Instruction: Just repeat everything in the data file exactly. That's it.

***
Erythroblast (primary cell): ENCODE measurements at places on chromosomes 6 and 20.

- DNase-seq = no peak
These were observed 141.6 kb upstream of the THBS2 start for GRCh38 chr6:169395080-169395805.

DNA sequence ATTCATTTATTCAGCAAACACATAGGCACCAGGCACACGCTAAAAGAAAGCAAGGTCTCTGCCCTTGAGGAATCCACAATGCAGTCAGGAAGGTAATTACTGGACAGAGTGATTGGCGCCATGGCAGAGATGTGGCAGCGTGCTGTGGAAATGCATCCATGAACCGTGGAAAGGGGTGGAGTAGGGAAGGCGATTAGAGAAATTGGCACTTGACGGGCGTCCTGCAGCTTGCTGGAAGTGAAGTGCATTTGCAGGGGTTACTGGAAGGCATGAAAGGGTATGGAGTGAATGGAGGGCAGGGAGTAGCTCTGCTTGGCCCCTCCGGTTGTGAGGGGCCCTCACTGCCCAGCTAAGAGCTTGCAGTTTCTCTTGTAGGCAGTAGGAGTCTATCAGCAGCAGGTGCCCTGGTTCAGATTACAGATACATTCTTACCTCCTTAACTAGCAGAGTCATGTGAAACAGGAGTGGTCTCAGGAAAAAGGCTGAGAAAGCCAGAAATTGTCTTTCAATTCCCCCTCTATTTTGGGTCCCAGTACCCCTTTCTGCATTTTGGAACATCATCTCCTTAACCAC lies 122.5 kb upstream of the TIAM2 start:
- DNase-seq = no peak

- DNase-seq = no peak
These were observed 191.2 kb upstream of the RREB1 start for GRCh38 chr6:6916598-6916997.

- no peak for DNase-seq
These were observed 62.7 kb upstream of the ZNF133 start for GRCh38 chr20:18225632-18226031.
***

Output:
Erythroblast (primary cell): ENCODE measurements at places on chromosomes 6 and 20.

- DNase-seq = no peak
These were observed 141.6 kb upstream of the THBS2 start for GRCh38 chr6:169395080-169395805.

DNA sequence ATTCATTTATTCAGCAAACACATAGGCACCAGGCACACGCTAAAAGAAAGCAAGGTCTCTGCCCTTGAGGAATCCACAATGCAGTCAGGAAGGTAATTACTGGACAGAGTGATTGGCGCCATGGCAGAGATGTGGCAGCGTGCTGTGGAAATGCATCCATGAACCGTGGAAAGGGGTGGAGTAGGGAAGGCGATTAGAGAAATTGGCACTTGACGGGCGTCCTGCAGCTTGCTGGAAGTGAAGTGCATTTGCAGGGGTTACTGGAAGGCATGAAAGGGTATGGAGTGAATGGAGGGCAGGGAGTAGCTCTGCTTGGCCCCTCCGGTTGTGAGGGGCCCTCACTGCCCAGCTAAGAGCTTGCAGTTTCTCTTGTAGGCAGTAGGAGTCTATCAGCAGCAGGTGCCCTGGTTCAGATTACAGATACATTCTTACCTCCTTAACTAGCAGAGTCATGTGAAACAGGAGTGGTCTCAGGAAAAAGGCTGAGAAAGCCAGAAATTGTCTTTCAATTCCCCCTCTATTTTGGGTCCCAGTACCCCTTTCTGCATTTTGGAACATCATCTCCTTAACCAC lies 122.5 kb upstream of the TIAM2 start:
- DNase-seq = no peak

- DNase-seq = no peak
These were observed 191.2 kb upstream of the RREB1 start for GRCh38 chr6:6916598-6916997.

- no peak for DNase-seq
These were observed 62.7 kb upstream of the ZNF133 start for GRCh38 chr20:18225632-18226031.